Policy Changes Spur Indian Private Military Contractor Expansion

Policy Changes Spur Indian Private Military Contractor Expansion

Prime Minister Narendra Modi’s commitment to partner with local service providers wherever possible may be a “golden goose” for Mumbai-based Larsen & Toubro, according to the firm’s defense business chief Jayant Patil.

Emboldened by a $700 million contract award in May of 2017, the firm says it will bid on over $28 billion in contracts over the next several years. Larsen has something of a head start over some competitor firms, since the company has been doing business in India since the 1980s and therefore has considerable experience and infrastructure. While many private military contractors looking to make headway in India face an uphill climb, due to an overall lack of infrastructure and the military’s penchant for foreign talent, Larsen’s share prices have increased 27% this year alone.

The emphasis comes along with a massive military buildup, as Modi has said he will spend an additional $250 billion on defense projects by 2025. Tensions are high between India and both of its large northern neighbors (Pakistan and China). Modi may also want to change India’s image as a defense importer, as the country has been atop the Stockholm International Peace Research Institute’s list of the world’s largest defense importers since 2010.

The Situation in South Asia

Tensions between India and Pakistan have always been rather high since the British left South Asia in 1948, but at this time, they are even higher than normal.

Recently, Islamabad accused New Delhi of repeatedly violating a 2003 cease fire along a LoC (line of control) that extends over most of the disputed boundary between the two nations. In fact, according to the Pakistan Foreign Office, India has violated this cease-fire over 700 times this year alone, killing 29 civilians, including a 55-year-old man slain in the Kotera Sector on August 29.

The foreign office blasted India for “indulg[ing] in ceasefire violations,” a policy that “is indeed deplorable and contrary to human dignity and international human rights and humanitarian laws.” India denied all the allegations.

Things between China and India are not much better. In August of 2017, a weeks-long military standoff between the two countries finally ended along the China-Bhutan border (Bhutan is a close Indian ally). To lower tensions in the long-running dispute, both China and Bhutan had agreed not to pursue development in the contested area. When Chinese bulldozers showed up, allegedly to construct a road in the disputed zone, India sent troops.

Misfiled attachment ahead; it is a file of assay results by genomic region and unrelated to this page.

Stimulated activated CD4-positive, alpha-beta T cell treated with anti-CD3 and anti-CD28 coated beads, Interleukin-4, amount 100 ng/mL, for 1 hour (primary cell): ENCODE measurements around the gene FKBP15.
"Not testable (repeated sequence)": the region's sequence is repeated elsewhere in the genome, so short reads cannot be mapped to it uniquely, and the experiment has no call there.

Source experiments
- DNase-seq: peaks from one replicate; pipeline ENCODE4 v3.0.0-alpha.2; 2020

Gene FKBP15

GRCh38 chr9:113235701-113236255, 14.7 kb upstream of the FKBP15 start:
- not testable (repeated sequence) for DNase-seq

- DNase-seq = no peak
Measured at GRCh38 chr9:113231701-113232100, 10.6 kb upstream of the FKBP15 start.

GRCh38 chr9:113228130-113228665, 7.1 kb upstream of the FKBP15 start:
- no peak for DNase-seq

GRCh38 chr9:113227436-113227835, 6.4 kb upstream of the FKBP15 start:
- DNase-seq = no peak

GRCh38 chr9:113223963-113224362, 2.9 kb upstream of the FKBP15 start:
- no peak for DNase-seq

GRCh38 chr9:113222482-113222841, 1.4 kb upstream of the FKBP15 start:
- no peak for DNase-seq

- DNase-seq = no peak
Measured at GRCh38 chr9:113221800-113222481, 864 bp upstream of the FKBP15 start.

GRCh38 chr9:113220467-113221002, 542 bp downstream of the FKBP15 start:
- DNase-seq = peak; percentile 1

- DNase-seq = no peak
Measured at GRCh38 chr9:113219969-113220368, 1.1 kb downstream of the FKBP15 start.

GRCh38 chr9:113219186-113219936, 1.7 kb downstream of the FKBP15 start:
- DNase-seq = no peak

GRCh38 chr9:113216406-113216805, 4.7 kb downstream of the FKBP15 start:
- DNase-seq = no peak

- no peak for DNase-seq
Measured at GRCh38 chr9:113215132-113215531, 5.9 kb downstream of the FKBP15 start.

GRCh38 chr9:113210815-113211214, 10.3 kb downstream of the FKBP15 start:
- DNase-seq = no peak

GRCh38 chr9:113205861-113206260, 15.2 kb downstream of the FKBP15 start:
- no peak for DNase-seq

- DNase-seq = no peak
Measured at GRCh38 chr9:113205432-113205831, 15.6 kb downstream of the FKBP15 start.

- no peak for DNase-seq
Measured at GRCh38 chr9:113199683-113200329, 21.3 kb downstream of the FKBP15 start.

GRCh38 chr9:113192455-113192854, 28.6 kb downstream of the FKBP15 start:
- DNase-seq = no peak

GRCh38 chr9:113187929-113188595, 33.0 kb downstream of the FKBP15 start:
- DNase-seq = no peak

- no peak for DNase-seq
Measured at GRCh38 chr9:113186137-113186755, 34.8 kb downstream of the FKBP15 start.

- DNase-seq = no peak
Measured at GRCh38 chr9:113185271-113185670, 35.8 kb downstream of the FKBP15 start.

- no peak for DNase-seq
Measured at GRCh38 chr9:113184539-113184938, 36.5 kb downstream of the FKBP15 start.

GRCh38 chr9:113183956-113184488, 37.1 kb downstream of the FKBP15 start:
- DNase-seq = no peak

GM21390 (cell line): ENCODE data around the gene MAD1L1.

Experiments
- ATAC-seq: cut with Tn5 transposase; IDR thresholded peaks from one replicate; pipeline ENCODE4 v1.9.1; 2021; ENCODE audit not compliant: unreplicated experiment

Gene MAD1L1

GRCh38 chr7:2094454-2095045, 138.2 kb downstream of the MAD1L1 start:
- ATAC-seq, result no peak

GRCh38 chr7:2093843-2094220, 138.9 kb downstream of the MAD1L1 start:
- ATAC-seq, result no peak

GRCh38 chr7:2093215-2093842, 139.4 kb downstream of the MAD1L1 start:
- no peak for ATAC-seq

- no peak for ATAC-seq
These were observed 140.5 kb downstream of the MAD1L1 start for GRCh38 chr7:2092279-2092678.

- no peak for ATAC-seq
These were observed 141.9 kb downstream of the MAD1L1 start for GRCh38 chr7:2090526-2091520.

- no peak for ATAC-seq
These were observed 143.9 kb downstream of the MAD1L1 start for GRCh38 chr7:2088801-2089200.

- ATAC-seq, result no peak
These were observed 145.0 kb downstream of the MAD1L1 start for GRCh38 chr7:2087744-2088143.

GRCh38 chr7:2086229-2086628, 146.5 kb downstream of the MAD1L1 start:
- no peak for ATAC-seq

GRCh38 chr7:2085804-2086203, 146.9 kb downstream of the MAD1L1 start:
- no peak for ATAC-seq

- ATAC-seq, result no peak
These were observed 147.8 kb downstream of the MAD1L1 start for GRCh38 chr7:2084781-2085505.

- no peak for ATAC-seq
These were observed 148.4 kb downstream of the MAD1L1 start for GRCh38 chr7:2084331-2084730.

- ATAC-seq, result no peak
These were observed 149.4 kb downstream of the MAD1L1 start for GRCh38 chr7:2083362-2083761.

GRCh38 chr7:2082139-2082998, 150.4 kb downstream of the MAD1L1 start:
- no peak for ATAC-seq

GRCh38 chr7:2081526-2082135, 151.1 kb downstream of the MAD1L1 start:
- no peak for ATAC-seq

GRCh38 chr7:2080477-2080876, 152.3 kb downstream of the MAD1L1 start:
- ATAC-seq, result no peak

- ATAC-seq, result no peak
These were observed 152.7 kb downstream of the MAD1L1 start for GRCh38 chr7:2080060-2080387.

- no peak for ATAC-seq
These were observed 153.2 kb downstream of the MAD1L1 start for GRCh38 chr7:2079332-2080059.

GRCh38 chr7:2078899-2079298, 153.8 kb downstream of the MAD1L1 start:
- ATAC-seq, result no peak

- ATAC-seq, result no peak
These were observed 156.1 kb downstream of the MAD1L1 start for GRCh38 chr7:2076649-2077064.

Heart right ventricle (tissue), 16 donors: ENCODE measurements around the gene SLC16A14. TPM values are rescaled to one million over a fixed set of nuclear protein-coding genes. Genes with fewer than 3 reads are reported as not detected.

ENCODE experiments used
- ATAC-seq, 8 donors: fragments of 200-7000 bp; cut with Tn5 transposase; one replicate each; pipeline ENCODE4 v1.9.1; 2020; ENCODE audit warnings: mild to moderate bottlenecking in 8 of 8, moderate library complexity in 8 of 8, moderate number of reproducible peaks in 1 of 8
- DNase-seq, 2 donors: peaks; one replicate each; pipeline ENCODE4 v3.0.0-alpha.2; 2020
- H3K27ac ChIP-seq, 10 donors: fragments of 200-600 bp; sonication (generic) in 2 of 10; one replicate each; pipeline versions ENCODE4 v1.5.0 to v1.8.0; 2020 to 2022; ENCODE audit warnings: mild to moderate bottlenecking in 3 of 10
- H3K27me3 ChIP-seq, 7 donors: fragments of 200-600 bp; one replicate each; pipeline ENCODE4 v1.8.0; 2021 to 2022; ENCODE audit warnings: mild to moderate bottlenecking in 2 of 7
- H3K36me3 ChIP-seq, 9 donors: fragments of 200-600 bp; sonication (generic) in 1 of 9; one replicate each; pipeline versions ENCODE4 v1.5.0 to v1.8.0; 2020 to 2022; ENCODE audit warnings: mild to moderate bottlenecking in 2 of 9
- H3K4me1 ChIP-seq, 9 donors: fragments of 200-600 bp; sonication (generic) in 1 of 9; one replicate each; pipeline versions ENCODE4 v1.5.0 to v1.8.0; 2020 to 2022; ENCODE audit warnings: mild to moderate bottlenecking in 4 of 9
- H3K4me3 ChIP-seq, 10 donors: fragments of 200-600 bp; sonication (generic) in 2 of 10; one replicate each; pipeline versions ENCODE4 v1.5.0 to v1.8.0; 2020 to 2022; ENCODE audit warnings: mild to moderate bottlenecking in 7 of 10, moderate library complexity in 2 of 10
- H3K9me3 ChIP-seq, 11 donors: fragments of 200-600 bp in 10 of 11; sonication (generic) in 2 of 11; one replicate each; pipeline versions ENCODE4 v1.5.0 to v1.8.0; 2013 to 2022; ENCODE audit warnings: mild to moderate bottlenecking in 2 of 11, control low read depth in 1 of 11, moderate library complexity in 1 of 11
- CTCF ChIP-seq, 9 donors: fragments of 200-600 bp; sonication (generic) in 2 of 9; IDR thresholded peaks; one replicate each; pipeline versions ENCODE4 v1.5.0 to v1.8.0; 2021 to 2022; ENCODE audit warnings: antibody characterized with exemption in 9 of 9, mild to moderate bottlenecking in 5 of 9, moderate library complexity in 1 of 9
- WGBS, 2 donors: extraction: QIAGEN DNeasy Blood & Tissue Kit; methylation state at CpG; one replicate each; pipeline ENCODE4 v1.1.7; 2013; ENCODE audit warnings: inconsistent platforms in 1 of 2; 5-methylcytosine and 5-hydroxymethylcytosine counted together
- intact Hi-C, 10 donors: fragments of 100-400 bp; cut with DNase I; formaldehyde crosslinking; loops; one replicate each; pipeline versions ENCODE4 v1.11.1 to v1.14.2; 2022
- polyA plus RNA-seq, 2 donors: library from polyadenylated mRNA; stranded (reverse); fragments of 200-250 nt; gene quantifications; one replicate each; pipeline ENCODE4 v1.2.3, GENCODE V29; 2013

Although both sides backed down as a BRICS (Brazil, Russia, India, China, and South Africa) economic summit loomed in Fujian, the tension is probably not over yet, as Chinese officials said they would continue to garrison the area and build a road “in accordance with the situation on the ground.”

U.S. Contractors in India

The rising regional tensions, coupled with the domestic private defense industry’s need for a jump start, should mean that India should be fertile ground for U.S. private military contractors over the next several years.

Many front-line contractors are former servicemembers who are both highly trained and have combat experience in modern warfare. These individuals could give Indian forces the edge they need in a future conflict with Pakistan or China, while also serving as a deterrent to precisely that sort of activity.

Furthermore, many private military contractors are adept at training because they already filled these roles in Iraq, Afghanistan, and elsewhere. Such training will be especially valuable as India expands its defense hardware over the next several years because many modern warships have almost as many electronic weapons and countermeasures as they do guns and bombs.

Injury Compensation

The Defense Base Act provides workers’ compensation insurance not only for private military contractors stationed at American overseas military installations, but also for contractors who work for some sympathetic foreign governments who happen to have a contract with the US Government. Given the presence of Diego Garcia, an important U.S. base, in the Indian Ocean, as well as India’s longstanding animus against Pakistan, a country that is rapidly falling out of favor in Washington as the Global War on Terror continues, New Delhi arguably qualifies as sympathetic. In fact, one would be hard pressed to find a nation outside Western Europe that is more sympathetic to the United States.

Much of this compensation is in the form of medical expenses, which can easily be tens or even hundreds of thousands of dollars, when considering all the levels of care often required, from emergency room visits through vocational rehabilitation.

If they partner with attorneys straightaway, most injured contractors never see medical bills. That is because an attorney will notify the provider that a lawsuit is pending, and in the end, the insurance company usually pays the providers directly. The victims are not financially responsible for any unpaid costs thereafter.

Under the DBA, most injured contractors can choose their own doctors.

For more information about the benefits available under the DBA, contact Barnett, Lerner, Karsen & Frankel.